Mure Dickie’s report (“Creaking Scottish islands ferry network dents confidence in SNP”, March 29) highlighted some of the issues, but there is another factor to be considered.
Islanders are said to have been consulted on the new ferry and new terminals but nothing changes in the design. So the Isle of Arran’s three-year-old Brodick ferry terminal was supposed to cost £ 18mn but in fact came in at £ 32mn, and is problematic for a number of reasons. First, it was built at right angles to the old established pier. It also does not take easterly or north-easterly Clyde sea swell, which can make it dangerous for ships to berth, and finally provides poor access for foot passengers who have a long hike to the vessel.
Arran islanders clearly said no to the design, but it was built anyway. Now a new terminal in Ardrossan on the Scottish mainland is to be built, with the same design and a £ 15.5mn starting price, and no islanders in their right mind applaud it.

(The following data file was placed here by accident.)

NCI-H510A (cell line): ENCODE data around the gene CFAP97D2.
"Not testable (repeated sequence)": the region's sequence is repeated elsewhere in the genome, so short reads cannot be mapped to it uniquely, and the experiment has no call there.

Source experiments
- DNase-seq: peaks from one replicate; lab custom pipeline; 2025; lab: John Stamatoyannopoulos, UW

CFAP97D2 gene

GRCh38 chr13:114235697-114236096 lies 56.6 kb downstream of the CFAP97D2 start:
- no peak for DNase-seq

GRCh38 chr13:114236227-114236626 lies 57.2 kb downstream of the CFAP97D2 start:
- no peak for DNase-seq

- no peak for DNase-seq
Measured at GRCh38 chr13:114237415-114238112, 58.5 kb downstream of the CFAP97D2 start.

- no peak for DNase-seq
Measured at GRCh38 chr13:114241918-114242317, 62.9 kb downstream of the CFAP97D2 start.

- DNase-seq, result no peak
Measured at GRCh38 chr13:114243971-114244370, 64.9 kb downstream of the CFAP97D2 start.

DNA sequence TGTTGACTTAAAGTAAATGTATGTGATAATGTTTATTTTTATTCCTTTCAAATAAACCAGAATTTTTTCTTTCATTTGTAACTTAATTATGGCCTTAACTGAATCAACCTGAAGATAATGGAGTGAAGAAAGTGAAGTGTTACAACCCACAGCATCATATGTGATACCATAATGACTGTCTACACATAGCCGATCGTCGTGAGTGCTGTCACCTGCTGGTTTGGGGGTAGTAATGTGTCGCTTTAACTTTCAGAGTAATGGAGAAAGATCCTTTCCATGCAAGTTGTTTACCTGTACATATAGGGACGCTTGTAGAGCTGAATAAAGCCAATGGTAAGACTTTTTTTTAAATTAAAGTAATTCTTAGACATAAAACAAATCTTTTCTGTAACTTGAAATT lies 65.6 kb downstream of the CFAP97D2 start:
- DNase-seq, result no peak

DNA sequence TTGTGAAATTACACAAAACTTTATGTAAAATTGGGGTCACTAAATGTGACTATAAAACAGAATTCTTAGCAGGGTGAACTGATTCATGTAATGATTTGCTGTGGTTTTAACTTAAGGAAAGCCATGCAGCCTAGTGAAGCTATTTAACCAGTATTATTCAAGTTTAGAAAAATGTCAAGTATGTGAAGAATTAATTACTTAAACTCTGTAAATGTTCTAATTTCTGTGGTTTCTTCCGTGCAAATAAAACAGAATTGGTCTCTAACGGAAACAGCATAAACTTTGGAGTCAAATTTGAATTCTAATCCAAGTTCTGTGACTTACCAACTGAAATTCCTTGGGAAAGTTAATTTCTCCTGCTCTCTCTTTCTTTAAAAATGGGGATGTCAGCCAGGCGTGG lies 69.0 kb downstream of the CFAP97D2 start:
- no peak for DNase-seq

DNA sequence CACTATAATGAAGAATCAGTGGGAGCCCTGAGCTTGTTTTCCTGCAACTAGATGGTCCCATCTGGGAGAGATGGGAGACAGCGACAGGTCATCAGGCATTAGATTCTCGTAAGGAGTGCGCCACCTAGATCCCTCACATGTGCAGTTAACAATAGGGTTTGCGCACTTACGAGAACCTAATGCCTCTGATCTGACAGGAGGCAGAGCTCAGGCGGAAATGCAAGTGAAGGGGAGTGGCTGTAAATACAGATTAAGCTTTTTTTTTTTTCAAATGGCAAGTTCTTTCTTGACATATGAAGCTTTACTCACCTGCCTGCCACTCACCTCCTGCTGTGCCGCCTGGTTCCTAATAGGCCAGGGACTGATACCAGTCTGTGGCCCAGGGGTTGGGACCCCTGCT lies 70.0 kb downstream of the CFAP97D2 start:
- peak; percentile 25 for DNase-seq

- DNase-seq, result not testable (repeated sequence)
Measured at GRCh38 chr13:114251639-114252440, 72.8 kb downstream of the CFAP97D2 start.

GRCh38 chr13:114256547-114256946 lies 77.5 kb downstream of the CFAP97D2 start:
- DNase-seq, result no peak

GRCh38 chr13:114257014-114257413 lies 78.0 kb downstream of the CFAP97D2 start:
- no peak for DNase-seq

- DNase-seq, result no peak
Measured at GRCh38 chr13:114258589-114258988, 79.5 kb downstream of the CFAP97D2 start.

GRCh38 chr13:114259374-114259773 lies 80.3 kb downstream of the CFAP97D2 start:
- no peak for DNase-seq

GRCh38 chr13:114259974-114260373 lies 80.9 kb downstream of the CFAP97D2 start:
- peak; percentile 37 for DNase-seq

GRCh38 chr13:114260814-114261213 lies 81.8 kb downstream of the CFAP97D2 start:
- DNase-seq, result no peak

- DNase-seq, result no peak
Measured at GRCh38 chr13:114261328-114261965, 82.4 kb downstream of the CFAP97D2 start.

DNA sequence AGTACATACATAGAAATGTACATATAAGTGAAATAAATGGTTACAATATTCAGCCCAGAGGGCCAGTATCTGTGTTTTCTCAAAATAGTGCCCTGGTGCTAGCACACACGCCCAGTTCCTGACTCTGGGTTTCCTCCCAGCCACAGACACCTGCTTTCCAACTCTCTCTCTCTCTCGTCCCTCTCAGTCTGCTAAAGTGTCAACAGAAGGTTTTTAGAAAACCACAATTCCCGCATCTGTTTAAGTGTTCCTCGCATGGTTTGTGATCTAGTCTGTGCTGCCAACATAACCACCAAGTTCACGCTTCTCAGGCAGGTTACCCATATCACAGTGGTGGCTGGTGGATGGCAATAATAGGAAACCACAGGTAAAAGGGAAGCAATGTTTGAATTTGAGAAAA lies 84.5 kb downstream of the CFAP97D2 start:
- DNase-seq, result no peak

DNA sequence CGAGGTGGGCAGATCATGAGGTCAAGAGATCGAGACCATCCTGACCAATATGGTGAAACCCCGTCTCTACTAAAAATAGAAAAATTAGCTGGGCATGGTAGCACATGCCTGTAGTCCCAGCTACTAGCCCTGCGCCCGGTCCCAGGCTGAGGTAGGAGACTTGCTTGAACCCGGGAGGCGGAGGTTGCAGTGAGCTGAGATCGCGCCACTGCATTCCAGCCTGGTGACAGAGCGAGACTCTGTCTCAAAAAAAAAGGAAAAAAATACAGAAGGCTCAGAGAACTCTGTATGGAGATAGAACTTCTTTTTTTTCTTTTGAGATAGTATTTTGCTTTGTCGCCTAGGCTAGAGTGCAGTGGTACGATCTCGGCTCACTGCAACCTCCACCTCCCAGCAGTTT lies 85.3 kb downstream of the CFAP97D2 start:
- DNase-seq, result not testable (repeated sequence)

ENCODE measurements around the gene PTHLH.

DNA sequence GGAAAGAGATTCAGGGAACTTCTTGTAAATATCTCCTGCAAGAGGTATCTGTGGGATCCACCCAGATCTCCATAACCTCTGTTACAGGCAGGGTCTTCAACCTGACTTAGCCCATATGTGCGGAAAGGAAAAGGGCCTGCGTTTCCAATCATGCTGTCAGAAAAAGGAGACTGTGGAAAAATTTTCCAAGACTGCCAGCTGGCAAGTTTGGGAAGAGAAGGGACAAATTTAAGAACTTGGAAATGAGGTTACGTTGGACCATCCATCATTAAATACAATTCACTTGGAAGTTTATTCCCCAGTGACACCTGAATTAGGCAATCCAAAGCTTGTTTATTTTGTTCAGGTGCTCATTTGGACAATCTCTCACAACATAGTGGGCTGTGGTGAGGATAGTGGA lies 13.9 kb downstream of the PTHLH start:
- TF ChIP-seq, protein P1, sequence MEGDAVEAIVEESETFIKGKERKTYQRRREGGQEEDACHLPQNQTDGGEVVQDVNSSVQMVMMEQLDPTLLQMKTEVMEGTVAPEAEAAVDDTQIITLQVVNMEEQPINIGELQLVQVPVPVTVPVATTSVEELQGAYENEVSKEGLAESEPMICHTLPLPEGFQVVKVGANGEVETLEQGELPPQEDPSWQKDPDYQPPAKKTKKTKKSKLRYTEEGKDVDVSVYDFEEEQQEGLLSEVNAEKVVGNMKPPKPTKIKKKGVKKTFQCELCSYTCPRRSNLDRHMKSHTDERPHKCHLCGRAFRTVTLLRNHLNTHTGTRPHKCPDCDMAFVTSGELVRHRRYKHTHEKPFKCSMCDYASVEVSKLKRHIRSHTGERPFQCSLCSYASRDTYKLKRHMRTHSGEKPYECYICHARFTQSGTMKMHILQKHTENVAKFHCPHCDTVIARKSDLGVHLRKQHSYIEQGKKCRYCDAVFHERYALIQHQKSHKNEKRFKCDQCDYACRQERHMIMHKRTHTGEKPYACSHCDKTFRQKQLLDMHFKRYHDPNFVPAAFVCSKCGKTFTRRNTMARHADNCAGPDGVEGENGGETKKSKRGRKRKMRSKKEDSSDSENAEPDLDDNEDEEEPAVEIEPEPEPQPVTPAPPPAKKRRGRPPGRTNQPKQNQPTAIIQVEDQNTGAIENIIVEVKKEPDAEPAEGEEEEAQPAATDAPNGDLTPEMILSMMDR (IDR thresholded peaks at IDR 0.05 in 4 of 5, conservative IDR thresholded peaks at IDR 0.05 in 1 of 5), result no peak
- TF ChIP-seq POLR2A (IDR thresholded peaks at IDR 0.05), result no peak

So two examples of a serious waste of public money. Islanders are fed up that no one listens to their experiences. The Arran Ferry Action Group, an activists’ group, was set up to change the ways things are done.
The old Ardrossan harbor was designed by Thomas Telford, the Victorian civil engineer, and constructed before the Battle of Waterloo. Telford recommended the construction of an outer breakwater to the existing harbor to mitigate against westerly sea swells.
His advice was ignored and so the harbor has been vulnerable to westerly sea swells ever since. This has been the cause of many ferry disruptions over the years.
What is needed, if the authorities insist on continuing to use this harbor – already four years late – for the grossly large Glen Sannox ferry is an outer breakwater.
We need better leadership of ferry services in Scotland. Less powerful egos and more listening to the islanders.
Member, Arran Ferry Action Group
Lamlash, Isle of Arran, UK